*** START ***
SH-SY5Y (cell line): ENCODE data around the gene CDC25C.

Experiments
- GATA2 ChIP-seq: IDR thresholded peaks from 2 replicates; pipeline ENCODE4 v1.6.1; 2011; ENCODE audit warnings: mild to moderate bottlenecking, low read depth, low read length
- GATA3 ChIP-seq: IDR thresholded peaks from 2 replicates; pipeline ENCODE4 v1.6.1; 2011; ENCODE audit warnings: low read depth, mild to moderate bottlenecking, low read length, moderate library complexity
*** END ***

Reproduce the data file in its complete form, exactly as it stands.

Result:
SH-SY5Y (cell line): ENCODE data around the gene CDC25C.

Experiments
- GATA2 ChIP-seq: IDR thresholded peaks from 2 replicates; pipeline ENCODE4 v1.6.1; 2011; ENCODE audit warnings: mild to moderate bottlenecking, low read depth, low read length
- GATA3 ChIP-seq: IDR thresholded peaks from 2 replicates; pipeline ENCODE4 v1.6.1; 2011; ENCODE audit warnings: low read depth, mild to moderate bottlenecking, low read length, moderate library complexity